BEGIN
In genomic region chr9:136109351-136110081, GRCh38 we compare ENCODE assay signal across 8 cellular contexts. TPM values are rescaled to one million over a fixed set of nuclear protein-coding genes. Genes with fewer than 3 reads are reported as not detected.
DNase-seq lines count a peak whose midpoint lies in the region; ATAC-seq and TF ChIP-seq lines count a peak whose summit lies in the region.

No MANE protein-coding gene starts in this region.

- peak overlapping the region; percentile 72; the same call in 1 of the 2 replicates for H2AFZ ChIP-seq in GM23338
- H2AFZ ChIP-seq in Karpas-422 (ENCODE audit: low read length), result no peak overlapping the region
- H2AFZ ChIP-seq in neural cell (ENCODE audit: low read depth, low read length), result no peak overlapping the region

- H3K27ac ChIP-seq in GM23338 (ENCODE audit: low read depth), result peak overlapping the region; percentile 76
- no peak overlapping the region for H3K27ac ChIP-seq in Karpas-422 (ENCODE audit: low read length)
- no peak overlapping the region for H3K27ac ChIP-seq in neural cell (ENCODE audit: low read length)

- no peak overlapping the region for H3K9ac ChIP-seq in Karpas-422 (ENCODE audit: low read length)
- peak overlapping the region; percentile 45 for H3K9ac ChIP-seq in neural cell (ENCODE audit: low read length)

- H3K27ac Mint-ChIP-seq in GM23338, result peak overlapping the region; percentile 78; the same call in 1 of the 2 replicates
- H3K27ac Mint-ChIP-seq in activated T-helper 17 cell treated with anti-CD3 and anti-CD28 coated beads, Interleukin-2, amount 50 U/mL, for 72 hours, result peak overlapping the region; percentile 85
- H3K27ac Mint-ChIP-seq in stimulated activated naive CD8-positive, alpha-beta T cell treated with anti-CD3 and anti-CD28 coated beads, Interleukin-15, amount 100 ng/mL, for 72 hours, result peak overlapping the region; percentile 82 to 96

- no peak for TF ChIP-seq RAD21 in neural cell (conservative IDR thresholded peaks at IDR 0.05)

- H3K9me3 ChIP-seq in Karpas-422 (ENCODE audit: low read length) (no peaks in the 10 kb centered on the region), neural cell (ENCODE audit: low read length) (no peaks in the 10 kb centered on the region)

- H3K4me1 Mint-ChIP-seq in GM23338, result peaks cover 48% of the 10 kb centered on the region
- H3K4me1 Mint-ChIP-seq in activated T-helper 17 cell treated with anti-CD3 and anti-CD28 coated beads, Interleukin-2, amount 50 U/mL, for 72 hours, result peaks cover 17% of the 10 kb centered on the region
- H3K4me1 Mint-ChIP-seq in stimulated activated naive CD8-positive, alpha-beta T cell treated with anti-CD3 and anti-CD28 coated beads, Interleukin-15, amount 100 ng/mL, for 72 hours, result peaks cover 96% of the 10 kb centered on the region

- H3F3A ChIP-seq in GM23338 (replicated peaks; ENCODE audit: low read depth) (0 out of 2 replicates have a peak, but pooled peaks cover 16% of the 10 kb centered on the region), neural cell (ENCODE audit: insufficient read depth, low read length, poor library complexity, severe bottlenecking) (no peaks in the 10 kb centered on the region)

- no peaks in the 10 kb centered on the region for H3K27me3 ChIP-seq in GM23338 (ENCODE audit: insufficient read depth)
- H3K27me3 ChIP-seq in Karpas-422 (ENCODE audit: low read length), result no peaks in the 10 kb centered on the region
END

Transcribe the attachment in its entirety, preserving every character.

In genomic region chr9:136109351-136110081, GRCh38 we compare ENCODE assay signal across 8 cellular contexts. TPM values are rescaled to one million over a fixed set of nuclear protein-coding genes. Genes with fewer than 3 reads are reported as not detected.
DNase-seq lines count a peak whose midpoint lies in the region; ATAC-seq and TF ChIP-seq lines count a peak whose summit lies in the region.

No MANE protein-coding gene starts in this region.

- peak overlapping the region; percentile 72; the same call in 1 of the 2 replicates for H2AFZ ChIP-seq in GM23338
- H2AFZ ChIP-seq in Karpas-422 (ENCODE audit: low read length), result no peak overlapping the region
- H2AFZ ChIP-seq in neural cell (ENCODE audit: low read depth, low read length), result no peak overlapping the region

- H3K27ac ChIP-seq in GM23338 (ENCODE audit: low read depth), result peak overlapping the region; percentile 76
- no peak overlapping the region for H3K27ac ChIP-seq in Karpas-422 (ENCODE audit: low read length)
- no peak overlapping the region for H3K27ac ChIP-seq in neural cell (ENCODE audit: low read length)

- no peak overlapping the region for H3K9ac ChIP-seq in Karpas-422 (ENCODE audit: low read length)
- peak overlapping the region; percentile 45 for H3K9ac ChIP-seq in neural cell (ENCODE audit: low read length)

- H3K27ac Mint-ChIP-seq in GM23338, result peak overlapping the region; percentile 78; the same call in 1 of the 2 replicates
- H3K27ac Mint-ChIP-seq in activated T-helper 17 cell treated with anti-CD3 and anti-CD28 coated beads, Interleukin-2, amount 50 U/mL, for 72 hours, result peak overlapping the region; percentile 85
- H3K27ac Mint-ChIP-seq in stimulated activated naive CD8-positive, alpha-beta T cell treated with anti-CD3 and anti-CD28 coated beads, Interleukin-15, amount 100 ng/mL, for 72 hours, result peak overlapping the region; percentile 82 to 96

- no peak for TF ChIP-seq RAD21 in neural cell (conservative IDR thresholded peaks at IDR 0.05)

- H3K9me3 ChIP-seq in Karpas-422 (ENCODE audit: low read length) (no peaks in the 10 kb centered on the region), neural cell (ENCODE audit: low read length) (no peaks in the 10 kb centered on the region)

- H3K4me1 Mint-ChIP-seq in GM23338, result peaks cover 48% of the 10 kb centered on the region
- H3K4me1 Mint-ChIP-seq in activated T-helper 17 cell treated with anti-CD3 and anti-CD28 coated beads, Interleukin-2, amount 50 U/mL, for 72 hours, result peaks cover 17% of the 10 kb centered on the region
- H3K4me1 Mint-ChIP-seq in stimulated activated naive CD8-positive, alpha-beta T cell treated with anti-CD3 and anti-CD28 coated beads, Interleukin-15, amount 100 ng/mL, for 72 hours, result peaks cover 96% of the 10 kb centered on the region

- H3F3A ChIP-seq in GM23338 (replicated peaks; ENCODE audit: low read depth) (0 out of 2 replicates have a peak, but pooled peaks cover 16% of the 10 kb centered on the region), neural cell (ENCODE audit: insufficient read depth, low read length, poor library complexity, severe bottlenecking) (no peaks in the 10 kb centered on the region)

- no peaks in the 10 kb centered on the region for H3K27me3 ChIP-seq in GM23338 (ENCODE audit: insufficient read depth)
- H3K27me3 ChIP-seq in Karpas-422 (ENCODE audit: low read length), result no peaks in the 10 kb centered on the region